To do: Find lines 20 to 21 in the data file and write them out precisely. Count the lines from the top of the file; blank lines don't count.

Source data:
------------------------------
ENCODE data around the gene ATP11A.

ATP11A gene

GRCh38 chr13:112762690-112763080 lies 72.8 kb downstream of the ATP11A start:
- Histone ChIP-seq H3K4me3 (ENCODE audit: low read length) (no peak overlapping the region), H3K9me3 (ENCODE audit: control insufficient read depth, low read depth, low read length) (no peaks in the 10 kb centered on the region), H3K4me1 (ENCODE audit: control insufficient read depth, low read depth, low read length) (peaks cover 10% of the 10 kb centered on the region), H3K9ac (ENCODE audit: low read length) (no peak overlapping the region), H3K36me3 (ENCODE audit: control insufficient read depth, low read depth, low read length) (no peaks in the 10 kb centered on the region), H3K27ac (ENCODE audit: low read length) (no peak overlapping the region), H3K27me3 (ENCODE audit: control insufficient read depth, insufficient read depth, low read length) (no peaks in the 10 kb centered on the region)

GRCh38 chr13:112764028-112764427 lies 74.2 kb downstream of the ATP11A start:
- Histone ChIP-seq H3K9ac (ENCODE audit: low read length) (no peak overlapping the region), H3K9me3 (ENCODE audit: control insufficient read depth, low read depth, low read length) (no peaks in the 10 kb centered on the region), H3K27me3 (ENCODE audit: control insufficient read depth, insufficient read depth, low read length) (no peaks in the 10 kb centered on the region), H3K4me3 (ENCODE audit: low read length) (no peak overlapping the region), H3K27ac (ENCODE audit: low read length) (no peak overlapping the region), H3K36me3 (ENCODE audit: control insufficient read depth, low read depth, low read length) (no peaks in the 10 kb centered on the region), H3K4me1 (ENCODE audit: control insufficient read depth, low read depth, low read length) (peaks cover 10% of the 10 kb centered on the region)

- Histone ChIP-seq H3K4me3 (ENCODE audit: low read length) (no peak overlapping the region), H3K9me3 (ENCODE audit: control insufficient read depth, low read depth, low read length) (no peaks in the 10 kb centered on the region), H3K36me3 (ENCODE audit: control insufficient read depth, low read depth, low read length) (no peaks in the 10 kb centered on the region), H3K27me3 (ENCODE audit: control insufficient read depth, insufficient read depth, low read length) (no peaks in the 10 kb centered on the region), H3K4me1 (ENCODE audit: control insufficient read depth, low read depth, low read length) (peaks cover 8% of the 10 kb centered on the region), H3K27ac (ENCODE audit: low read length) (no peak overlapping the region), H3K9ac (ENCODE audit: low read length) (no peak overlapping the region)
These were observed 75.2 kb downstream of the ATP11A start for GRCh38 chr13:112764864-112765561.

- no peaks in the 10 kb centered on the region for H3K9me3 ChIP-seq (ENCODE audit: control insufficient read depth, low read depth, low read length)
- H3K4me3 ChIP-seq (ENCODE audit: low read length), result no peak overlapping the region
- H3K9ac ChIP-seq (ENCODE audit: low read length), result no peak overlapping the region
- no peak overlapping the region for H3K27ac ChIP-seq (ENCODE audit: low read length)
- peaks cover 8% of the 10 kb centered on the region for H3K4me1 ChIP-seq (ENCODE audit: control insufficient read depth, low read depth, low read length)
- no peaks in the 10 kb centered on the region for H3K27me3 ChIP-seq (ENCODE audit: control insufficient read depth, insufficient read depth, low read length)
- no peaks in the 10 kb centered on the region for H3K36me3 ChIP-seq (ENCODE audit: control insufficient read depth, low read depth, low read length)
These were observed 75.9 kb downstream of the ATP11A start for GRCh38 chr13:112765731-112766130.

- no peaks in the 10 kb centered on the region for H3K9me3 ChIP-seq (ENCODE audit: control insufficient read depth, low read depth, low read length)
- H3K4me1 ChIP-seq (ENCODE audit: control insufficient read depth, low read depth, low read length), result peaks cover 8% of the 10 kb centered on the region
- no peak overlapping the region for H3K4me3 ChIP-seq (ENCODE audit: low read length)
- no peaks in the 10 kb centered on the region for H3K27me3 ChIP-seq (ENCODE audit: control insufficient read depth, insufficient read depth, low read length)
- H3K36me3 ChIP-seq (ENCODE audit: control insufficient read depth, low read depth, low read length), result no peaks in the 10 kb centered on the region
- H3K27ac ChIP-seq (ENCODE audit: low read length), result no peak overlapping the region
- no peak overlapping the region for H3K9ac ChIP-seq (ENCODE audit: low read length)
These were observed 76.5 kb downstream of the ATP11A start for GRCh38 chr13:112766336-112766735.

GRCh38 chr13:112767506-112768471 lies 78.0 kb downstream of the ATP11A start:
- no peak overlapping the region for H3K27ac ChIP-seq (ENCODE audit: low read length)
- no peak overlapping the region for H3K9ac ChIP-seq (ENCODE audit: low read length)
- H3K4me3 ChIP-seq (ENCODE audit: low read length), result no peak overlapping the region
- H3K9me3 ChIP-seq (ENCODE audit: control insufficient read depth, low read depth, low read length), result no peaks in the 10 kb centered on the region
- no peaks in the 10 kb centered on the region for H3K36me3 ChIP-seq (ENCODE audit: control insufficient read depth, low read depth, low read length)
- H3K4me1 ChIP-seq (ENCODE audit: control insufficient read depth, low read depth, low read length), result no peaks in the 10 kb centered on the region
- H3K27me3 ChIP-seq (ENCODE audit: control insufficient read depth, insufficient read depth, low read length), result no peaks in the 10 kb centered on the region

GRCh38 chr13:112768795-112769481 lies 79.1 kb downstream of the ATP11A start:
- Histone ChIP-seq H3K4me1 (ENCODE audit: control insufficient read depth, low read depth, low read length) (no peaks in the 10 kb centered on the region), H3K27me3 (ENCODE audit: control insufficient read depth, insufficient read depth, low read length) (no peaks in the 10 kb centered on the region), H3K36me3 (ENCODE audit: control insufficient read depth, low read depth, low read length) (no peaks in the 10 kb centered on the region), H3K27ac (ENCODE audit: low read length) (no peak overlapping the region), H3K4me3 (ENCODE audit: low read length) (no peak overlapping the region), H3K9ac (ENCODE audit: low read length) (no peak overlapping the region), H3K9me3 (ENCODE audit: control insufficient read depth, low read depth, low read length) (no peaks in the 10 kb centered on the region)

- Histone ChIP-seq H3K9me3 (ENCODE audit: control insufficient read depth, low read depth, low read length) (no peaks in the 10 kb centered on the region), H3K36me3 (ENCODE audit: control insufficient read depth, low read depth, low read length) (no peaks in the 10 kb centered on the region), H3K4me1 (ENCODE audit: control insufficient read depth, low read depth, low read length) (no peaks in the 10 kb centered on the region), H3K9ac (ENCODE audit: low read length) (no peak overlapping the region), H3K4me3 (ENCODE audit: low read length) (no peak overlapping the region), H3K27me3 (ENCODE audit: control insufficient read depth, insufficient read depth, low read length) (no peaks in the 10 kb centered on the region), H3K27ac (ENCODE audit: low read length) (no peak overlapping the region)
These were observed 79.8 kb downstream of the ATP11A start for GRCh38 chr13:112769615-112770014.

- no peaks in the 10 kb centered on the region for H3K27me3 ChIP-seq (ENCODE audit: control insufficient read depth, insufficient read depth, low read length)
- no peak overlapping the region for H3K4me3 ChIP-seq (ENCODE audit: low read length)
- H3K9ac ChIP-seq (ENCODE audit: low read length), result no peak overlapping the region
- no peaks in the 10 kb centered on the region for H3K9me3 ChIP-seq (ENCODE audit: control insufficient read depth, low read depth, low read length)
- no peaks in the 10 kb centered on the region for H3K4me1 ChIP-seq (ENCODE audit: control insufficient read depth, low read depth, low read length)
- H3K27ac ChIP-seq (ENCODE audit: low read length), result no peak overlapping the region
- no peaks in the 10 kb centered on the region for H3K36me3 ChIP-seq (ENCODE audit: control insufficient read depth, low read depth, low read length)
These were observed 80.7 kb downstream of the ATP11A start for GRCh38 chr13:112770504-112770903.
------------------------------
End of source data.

- no peaks in the 10 kb centered on the region for H3K27me3 ChIP-seq (ENCODE audit: control insufficient read depth, insufficient read depth, low read length)
- H3K36me3 ChIP-seq (ENCODE audit: control insufficient read depth, low read depth, low read length), result no peaks in the 10 kb centered on the region